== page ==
Academy trusts must publish on their websites the number of staff paid over £100,000 from September.
The change forms part of the new Academies Financial Handbook, which has also ruled trust cash cannot be used to buy alcohol (unless for use in religious services) and aims to professionalise the role of finance officers in academies.
The handbook, which is updated each year, outlines the financial management rules all trusts must adhere to.
Academies minister Baroness Berridge, who took over from Lord Agnew earlier this year, said she’s been “enormously impressed with the standards of financial management achieved by academy trusts”.
She said the “great majority” of trusts have reported a cumulative surplus and received an unqualified opinion on their accounts from auditors.
She wrote: “Academy trusts have also led the way with accountability and transparency, making available an increasing amount of information to the public about how trusts are governed and performing financially.”
New requirement in CEO pay ‘crackdown’
The new requirement on publishing salaries over £100,000 is part of the government’s battle on rising executive salaries.
While trusts already publish such information in annual accounts, the handbook states the pay must also be published on its website in a “separate readily accessible form”.
The information will be laid out in a similar format to that in the annual accounts: the number of employees whose benefits exceed over £100,000, in £10,000 bandings, based on the most recent financial statements.
However, there’s no requirement to name those paid over £100,000 – just to list their salary. Benefits to be included in the remuneration banding include salary, other taxable benefits and termination payments, but not the trust’s own pension costs.
Push to professionalise finance roles
There’s also a push for larger trusts to employ finance officers with relevant accountancy qualifications. The handbook says this is something bigger chains – those with over 3,000 pupils – are “encouraged” to consider when filling chief finance officer vacancies, alongside ongoing training for the role.
Furthermore, all trusts must “assess whether the CFO, and others holding key financial posts, should have a business or accountancy qualification and hold membership of a relevant professional body, dependent on the risk, scale and complexity of financial operations”.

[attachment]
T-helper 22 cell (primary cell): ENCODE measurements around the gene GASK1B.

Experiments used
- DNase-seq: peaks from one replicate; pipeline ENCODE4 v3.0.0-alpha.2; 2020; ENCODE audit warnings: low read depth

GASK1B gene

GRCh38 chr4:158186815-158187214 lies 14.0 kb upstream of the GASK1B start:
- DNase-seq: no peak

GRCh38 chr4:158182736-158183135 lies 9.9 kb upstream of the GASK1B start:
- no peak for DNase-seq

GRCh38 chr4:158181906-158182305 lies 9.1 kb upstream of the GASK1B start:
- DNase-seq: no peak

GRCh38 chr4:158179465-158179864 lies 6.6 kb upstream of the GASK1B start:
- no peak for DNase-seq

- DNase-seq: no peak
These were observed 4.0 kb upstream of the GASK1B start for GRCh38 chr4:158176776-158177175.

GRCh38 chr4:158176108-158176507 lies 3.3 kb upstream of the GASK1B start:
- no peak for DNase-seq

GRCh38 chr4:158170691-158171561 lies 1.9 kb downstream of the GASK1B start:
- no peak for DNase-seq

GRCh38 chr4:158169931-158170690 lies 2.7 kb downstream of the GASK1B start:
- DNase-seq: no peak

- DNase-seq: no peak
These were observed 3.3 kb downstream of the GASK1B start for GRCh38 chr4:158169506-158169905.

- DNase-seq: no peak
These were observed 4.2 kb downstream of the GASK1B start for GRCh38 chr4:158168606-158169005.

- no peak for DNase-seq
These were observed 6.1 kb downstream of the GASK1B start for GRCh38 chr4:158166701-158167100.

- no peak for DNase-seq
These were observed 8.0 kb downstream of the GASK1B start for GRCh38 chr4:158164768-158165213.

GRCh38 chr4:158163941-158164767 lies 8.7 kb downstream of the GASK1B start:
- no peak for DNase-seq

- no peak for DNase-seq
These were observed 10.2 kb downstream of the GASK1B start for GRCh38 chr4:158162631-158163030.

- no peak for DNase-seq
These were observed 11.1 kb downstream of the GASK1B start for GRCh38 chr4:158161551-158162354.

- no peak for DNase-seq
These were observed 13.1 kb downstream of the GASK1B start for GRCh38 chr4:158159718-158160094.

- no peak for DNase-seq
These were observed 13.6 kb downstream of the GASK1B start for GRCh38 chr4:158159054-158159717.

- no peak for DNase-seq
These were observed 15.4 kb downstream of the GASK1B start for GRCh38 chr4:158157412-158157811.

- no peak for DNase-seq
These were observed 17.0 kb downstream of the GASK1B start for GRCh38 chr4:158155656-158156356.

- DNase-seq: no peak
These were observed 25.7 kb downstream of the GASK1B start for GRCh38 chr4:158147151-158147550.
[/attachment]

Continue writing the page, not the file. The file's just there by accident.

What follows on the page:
Berridge said the “value of a relevant financial qualification can be a great boost to your role as CFO”.
Reminding members of their responsibilities
Berridge said she wanted to “place greater focus on members remaining informed and their role in ensuring that the board is exercising effective governance”.
Members sit above trustees in an academy trust, and have a similar role to shareholders of a company.
The new handbook states that members must be provided with the trust’s audited annual report and accounts so they can be “assured that the board is exercising effective governance”.
Another new requirement is that trusts “must appoint a clerk to support the board of trustees who is someone other than a trustee”.
The board of trustees are also reminded they must ensure financial plans are “prepared and monitored, satisfying itself that the trust remains a going concern and financially sustainable”.
They must also take a “longer term view of the trust’s financial plans”. Berridge said this was part of “emphasising this year the board’s responsibility to maintain the trust as a going concern”.
Whistleblowing must be published
Other changes include trusts being required to publish whistleblowing procedures on their websites. This is something the government had promised to look into following investigations by Schools Week around concerns with a lack of protection for those speaking out in some trusts.
All trusts will also have to complete the government’s school resource management self-assessment tool. Berridge said would help trusts “appraise their approach in key areas of resource management and governance”.
The the option for internal audits to be performed by a trust’s external auditor has been removed, and trusts have also been reminded to keep their register of interests up to date.